Nicky Hayden insists he is not feeling under any added pressure as he enters the final year of his MotoGP contract with Ducati this season.
won the world title in 2006 for Honda
but has not won a grand prix since, managing just three podiums in the last four years at Ducati.
Speaking at the team's 2013 launch in Italy, Hayden said: "I wouldn't be waiting for results even if I was on a three or five-year contract.
"Racers don't think like that really."
Ducati won the world title with the now retired Casey Stoner in 2007,
but have faded since.
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Their disappointing two-year relationship with nine-time world champion Valentino Rossi
came to an end this winter,
and it is another Italian, Andrea Dovizioso, who partners Hayden in the famous red colours this season.
Dovizioso, 26, had a strong season as Cal Crutchlow's team-mate at Tech 3 Yamaha in 2012 and is pleased to have Hayden alongside him in the garage this year.
Speaking at the the 23rd annual Wrooom event, shared with the Ferrari Formula One team at the scenic ski resort of Madonna di Campiglio in North-East Italy, Dovizioso said: "I'm happy to have Hayden as my team-mate.
"He has always been extremely correct as a rider and there is a reciprocal desire to work together.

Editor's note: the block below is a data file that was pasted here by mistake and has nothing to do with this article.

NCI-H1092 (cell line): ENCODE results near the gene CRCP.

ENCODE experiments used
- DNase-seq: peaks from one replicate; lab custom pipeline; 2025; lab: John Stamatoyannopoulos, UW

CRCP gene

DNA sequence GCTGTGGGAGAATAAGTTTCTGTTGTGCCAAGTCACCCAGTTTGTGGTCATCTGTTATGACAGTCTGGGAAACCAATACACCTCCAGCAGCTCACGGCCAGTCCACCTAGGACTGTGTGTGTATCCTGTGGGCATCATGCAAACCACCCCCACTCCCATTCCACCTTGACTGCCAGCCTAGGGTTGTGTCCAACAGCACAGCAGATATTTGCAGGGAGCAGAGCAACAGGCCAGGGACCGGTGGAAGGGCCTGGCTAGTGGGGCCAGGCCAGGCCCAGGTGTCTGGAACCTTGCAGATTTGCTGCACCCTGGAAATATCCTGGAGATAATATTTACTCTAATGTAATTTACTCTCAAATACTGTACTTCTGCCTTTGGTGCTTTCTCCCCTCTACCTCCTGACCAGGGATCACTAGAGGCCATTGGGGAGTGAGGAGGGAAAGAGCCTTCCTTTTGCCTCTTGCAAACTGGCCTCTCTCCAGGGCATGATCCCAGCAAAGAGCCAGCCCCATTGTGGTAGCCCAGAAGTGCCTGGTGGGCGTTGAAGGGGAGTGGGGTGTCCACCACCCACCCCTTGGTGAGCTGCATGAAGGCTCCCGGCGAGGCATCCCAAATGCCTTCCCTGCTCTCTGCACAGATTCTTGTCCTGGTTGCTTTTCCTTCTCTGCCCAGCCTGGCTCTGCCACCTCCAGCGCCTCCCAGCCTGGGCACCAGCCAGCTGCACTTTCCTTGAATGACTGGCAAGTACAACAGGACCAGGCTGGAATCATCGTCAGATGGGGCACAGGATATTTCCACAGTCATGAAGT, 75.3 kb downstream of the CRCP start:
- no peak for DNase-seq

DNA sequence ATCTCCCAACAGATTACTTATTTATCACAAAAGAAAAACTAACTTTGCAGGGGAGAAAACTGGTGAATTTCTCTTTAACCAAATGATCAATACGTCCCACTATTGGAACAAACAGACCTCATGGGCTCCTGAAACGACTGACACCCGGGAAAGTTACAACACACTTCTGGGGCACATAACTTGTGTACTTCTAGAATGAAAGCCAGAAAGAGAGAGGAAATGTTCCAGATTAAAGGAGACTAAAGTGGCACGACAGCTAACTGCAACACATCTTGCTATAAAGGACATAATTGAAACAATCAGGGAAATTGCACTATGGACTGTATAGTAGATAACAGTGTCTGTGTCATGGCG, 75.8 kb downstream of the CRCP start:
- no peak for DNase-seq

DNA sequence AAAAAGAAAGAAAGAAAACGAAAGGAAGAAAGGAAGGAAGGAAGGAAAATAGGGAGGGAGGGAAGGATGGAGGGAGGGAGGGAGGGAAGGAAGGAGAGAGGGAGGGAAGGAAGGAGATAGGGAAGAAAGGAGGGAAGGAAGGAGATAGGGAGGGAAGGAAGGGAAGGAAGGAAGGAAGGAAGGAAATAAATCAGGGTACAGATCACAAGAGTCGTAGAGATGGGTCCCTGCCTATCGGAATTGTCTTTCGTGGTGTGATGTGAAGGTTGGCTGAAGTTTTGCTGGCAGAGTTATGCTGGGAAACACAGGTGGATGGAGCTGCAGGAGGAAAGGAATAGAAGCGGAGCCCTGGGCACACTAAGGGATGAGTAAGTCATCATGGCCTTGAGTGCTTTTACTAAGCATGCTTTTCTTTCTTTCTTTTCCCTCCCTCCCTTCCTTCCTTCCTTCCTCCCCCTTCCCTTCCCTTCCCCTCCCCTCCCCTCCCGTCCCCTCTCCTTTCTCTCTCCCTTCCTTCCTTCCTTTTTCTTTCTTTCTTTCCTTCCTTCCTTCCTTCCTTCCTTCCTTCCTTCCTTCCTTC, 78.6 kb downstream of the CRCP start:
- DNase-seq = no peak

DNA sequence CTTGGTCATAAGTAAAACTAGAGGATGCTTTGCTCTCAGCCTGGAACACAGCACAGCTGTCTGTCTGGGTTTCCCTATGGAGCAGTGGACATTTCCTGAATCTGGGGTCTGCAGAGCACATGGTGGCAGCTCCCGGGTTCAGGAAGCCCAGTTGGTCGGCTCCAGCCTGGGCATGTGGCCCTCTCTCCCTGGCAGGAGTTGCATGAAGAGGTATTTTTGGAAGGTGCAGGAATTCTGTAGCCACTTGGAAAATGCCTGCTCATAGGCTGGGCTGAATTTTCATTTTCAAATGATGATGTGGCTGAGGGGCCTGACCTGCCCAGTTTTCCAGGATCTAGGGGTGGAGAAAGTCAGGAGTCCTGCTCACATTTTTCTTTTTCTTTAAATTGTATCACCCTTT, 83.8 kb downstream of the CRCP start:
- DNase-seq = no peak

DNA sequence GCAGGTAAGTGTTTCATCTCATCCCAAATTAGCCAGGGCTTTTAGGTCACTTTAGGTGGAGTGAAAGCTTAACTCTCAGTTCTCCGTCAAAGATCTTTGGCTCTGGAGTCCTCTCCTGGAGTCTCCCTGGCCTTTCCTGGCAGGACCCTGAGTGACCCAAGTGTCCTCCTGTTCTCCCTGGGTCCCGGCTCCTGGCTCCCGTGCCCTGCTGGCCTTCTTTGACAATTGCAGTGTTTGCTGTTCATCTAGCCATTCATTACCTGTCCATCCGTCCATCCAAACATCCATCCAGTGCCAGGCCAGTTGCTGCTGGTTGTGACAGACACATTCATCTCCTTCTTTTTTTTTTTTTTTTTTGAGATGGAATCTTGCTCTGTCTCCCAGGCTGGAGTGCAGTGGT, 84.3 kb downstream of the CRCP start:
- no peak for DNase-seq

"He has already told me what his ideas are and I think that he is a very nice person. It's not easy to find a person like him within the world championship."
For Dovizioso the 2013 season will be his third consecutive year on different machinery. He finished fourth in the championship in 2012 on a Yamaha and contested the previous three years onboard a factory Honda.
Having spent only 90 minutes on board the notoriously difficult Ducati at a weather-affected test in Valencia last year, Dovizioso was reluctant to comment on how the bike compares to its Japanese rivals but stressed that Ducati will have to make their own way in development.
"We do not have to try to copy any other bike because if you try to copy someone else's bike, you're always going to be behind that specific bike," he said. "Each maker has his own philosophy."
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Ducati Corse General Manager Bernhard Gobmeier was also present at Wrooom and, following the GP13 bike´s unveiling on the mountain top, confirmed that there have been no radical changes from the GP12 that Hayden and Valentino Rossi finished the season on last year, stressing that the focus was on "evolution not revolution."
Gobmeier said: "We will start on [the GP12] as our basis. This bike was brand new during last season and we think that its development is not at the optimum yet, there is still a lot of potential which has not been explored totally.
"We have some things in the planning on the chassis side, electronics side and also on the engine side which have to be proven first of all before it goes into the next step of evolution."
Rossi's doomed two year spell at Ducati saw a series of major changes at a huge cost to the factory while only providing four podiums, and Gobmeier is keen to change tactics now.
"I believe the riders have been confused in the past with a lot of changes," he said.
"I think it is better not to confuse the riders or ourselves with solutions that are not proven yet. So this will be our new approach to the development of this bike."
The GP13 will get its next outing at the first of 2013´s pre-season tests in Sepang on 5 February,
with the first race in Qatar on 7 April.